Friday, February 10, 2006

A note from the CO - 10 Feb 06

Hi everyone,

The weather is clear in Ramadi today, and our flight should be a "GO"; there was a huge dust storm yesterday and we were concerned that we may not be able to get out of here on schedule. We are all running around, attending to last minute details, saying goodbye to the many folks here who made life bearable, taking pictures of things we do and don't want to forget. This will definitely be the last post from Ramadi. We are all ready to see you guys.

Lt Col Garay, the CO for Team Med-Fah (akaTeam Drifter), asked to post a note to you all here on the blog, which I now do with pleasure. Again, I will continue to post more pictures and stories about the deployment especially in the next month to come, but for the moment, here's the CO:

I have been silent these many months, because Major Erik Peterson has done an absolutely incredible job with the blog and keeping our friends, families and loved ones read in on the day-to-day activities of our lives. To him I owe a great debt.

Early on, as a team, we agreed to keep the blog light and airy so that all the folks back home could go to sleep at night comforted that we were well and fine; though, in reality, many of us worked through some harrowing events wondering if we would see the next sunrise.

I will break that silence only for a moment, to open the door to the “rest of the story.” However, as is now appropriate, Maj Peterson will share those details of our story and, ultimately, close the account of Team Med-Fah at a future time and date of his choosing.

We left in May 2005 and were whisked through a series of classes and events all deemed necessary for our roles as American advisors in Iraq. As with any government enterprise, some were useful; some not so useful. In the end, however, we boarded planes with gear and scholarly ideas of what we would accomplish; like so many generations of Americans who have gone to war before us.

In July 2005 we picked up our Iraqi battalion and began the process of executing foreign policy. Our mission, after much wrangling, arguing, and soul searching, we determined, was transition. Transition the fight to the Iraqi Army. Put Iraq in the hands of Iraqis. Not surprisingly, this is the theme of the President’s exit strategy, and the Iraqi Army is the crown jewel of that plan. Seems easy enough, until you bump into the trappings of language and culture. Soon enough, however, we realized we must try and view the world through the eyes of an Arab. We reached into the writings of Lawrence and Zinni for every nugget of information, applied our own recent experiences and good old common sense and proceeded to embark on the most difficult, trying, frustrating, harrowing, and emotionally draining experience of our lives. 11 Marines, among thousands, embarking on “our war”. In Habbiniyah we learned our craft, mentored our Iraqis, formed the bonds and trust that would carry us through our role in the fight. In Ramadi we applied our craft; we fought, bled, and watched many of our Iraqi brothers suffer great wounds and death. In Ramadi we witnessed our American brothers fall as well.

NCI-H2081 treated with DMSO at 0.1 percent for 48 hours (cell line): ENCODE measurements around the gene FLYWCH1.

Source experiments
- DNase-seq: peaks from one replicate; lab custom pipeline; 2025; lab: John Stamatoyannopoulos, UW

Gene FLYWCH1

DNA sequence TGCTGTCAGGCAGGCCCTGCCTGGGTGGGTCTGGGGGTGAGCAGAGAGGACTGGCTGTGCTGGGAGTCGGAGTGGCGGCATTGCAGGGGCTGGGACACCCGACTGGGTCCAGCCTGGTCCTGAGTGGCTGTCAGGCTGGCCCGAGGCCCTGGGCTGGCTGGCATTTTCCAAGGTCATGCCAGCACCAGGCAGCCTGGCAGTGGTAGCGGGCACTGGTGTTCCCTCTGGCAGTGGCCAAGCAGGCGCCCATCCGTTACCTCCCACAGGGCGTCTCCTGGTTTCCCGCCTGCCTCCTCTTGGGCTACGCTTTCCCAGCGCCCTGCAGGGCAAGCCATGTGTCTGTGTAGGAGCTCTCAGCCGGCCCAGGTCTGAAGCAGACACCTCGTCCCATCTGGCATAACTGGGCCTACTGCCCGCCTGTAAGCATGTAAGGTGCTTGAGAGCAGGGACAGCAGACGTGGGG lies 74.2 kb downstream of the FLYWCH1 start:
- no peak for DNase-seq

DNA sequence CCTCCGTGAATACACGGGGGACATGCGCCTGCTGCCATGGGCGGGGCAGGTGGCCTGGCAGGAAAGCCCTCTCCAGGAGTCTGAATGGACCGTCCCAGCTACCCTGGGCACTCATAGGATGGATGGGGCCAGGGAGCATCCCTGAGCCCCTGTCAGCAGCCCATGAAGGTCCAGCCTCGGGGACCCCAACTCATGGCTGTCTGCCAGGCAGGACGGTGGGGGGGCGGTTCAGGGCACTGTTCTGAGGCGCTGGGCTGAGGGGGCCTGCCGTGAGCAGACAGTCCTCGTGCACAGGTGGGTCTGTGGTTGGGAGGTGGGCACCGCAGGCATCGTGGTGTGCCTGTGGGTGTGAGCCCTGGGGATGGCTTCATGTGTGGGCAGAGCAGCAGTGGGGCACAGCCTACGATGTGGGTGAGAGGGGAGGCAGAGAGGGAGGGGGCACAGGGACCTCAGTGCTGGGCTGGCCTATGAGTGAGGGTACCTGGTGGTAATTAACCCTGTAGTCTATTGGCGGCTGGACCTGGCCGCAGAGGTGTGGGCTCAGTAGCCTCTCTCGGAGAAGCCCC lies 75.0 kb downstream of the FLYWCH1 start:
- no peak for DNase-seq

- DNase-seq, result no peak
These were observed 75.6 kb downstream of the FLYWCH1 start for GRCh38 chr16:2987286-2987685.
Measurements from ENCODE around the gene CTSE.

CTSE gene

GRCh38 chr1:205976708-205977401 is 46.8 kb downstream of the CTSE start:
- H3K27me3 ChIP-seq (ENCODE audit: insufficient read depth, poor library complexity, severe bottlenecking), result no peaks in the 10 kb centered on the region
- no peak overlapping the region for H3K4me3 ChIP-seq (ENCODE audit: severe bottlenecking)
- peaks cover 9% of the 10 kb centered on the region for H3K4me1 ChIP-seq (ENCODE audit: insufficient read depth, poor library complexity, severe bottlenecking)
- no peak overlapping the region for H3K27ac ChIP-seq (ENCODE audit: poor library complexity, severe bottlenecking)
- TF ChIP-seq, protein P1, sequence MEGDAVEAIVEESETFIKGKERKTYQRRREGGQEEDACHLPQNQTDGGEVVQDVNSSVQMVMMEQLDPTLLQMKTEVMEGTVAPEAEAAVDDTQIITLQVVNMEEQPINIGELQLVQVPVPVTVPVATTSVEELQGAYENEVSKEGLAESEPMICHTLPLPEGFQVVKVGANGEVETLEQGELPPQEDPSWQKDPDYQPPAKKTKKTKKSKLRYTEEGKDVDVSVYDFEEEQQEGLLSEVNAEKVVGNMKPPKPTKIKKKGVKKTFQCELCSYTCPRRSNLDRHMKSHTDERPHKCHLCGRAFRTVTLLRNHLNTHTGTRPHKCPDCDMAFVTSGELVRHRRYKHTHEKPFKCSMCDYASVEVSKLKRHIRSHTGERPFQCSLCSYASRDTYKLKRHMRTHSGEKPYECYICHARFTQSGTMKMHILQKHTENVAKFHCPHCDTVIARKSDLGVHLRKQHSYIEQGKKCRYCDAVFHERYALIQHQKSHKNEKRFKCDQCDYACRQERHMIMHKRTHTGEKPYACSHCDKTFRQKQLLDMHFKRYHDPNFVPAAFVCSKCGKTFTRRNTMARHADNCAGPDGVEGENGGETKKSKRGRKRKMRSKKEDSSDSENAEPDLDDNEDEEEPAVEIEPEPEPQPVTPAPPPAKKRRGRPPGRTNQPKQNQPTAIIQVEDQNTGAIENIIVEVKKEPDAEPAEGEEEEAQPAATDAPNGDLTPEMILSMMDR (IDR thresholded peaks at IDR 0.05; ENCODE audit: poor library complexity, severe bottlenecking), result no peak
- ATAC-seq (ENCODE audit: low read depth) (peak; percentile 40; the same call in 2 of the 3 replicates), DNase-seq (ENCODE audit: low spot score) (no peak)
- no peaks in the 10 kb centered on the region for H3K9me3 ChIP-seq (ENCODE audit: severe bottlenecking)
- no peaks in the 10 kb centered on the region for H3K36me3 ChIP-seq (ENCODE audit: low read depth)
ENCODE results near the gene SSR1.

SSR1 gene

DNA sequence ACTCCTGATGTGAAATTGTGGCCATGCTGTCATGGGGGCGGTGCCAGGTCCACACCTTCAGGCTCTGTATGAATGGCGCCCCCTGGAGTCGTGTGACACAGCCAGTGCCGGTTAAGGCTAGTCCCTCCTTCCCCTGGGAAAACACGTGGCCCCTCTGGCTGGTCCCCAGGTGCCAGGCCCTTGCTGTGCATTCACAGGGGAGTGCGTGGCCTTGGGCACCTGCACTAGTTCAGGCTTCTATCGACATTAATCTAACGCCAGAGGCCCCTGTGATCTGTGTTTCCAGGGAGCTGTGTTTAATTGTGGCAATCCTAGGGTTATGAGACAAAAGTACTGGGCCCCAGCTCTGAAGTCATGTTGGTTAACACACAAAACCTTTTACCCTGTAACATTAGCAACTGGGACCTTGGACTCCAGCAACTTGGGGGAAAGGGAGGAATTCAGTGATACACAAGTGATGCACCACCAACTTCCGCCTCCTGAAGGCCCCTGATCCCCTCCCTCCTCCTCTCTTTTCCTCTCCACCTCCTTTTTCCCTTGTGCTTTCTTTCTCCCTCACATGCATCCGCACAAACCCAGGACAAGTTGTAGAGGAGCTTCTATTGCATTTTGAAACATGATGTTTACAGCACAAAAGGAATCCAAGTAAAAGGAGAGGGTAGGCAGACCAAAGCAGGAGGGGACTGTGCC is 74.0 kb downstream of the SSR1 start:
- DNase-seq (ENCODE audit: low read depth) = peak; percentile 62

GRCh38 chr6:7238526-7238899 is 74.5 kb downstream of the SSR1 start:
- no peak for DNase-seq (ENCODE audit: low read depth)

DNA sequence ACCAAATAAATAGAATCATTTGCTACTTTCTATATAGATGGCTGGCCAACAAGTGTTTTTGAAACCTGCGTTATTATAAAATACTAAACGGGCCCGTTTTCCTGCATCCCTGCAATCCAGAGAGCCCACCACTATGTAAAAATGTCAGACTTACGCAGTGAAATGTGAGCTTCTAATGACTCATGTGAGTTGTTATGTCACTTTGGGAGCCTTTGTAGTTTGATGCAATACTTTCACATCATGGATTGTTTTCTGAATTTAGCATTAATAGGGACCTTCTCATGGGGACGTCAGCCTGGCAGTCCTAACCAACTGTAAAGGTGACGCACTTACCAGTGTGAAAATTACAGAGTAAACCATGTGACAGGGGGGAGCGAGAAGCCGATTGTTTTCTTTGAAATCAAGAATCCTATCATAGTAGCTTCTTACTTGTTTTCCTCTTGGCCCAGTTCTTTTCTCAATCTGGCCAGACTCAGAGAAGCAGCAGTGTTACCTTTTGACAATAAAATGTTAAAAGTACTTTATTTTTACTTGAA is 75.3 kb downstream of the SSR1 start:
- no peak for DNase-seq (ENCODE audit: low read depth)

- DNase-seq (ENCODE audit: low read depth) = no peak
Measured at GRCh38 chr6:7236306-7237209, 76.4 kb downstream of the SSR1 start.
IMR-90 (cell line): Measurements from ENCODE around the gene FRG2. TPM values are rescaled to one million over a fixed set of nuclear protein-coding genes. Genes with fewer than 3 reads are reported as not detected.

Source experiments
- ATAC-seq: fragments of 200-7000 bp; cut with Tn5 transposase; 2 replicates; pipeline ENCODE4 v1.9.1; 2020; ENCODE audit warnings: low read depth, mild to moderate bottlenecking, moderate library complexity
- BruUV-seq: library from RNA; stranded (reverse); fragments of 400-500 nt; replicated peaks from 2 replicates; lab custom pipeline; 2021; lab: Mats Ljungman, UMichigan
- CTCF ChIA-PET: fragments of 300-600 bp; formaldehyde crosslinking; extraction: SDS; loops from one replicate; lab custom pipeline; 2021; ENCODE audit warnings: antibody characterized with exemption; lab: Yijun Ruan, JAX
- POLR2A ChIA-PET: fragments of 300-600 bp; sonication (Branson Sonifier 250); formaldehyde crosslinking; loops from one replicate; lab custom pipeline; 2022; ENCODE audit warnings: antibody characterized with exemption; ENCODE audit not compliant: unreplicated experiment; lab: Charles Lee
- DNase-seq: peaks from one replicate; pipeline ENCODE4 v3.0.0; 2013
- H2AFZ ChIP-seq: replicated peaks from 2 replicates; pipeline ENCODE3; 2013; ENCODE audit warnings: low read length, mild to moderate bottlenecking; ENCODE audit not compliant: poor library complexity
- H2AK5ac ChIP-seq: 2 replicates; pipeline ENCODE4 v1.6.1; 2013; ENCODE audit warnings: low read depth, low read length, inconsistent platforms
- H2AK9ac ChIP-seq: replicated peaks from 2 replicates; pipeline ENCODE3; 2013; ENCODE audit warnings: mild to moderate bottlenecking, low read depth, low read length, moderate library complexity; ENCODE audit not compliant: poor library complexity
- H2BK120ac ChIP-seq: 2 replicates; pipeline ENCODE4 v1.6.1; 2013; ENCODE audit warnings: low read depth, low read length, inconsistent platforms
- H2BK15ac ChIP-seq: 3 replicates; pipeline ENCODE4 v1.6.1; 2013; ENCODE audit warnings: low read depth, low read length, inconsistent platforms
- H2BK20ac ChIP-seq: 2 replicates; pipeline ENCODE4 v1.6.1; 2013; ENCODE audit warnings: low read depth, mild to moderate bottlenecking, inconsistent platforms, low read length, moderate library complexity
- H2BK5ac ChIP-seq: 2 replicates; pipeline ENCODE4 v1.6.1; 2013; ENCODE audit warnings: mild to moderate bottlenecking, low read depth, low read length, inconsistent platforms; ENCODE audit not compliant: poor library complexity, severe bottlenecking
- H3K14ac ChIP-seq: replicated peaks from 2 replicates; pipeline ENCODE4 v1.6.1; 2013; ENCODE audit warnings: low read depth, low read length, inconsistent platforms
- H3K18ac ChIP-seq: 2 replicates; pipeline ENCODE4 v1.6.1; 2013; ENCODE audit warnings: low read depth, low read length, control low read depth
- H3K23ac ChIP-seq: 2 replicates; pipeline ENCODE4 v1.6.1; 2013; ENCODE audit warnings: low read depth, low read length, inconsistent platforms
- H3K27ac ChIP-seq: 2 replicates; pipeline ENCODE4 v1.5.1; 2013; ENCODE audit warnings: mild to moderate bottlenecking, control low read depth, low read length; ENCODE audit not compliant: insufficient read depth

We learned a great many things in Iraq. Some, perhaps, we wish we had not. We learned how to deal with each other and Iraqis under the extreme stress of combat. I learned that your loved ones, husbands, sons, fathers, and friends are some of the finest men I will ever know. I know how they deal with stress, how they mentor soldiers through firefights (despite the threat to their own lives), how they react to sniper and small arms fire, mortars, and IEDs, how they help the wounded, and handle the fallen. For several months they saw the worst that this war has to offer. To a man, they acquitted themselves with courage, dignity, pride, and honor.

I learned that Iraqi civilians can cry tears of joy in the middle of company sized firefight; because Iraqi soldiers and their advisors came to their help, bandaged their wounds, evacuated them like brothers and provided them the best medical care the US can give. At no time in the past 30 years have they experienced a moment when they mattered; when they counted. Those events are not lost on the people and we will win this fight; one person at a time.

After our unit was attritted to less than 40% they had earned the right to “come off the line”. I am glad the last month in country was “an easier ride”; for my Marines and for our Iraqis. I am certain few Iraqi units experienced the casualty and attrition rate that ours endured. In spite of their quirks and shortcomings, our Iraqis mastered the tasks we put before them and they are well on their way to owning this fight and securing a peace on their terms. I wish them only the best that life can offer.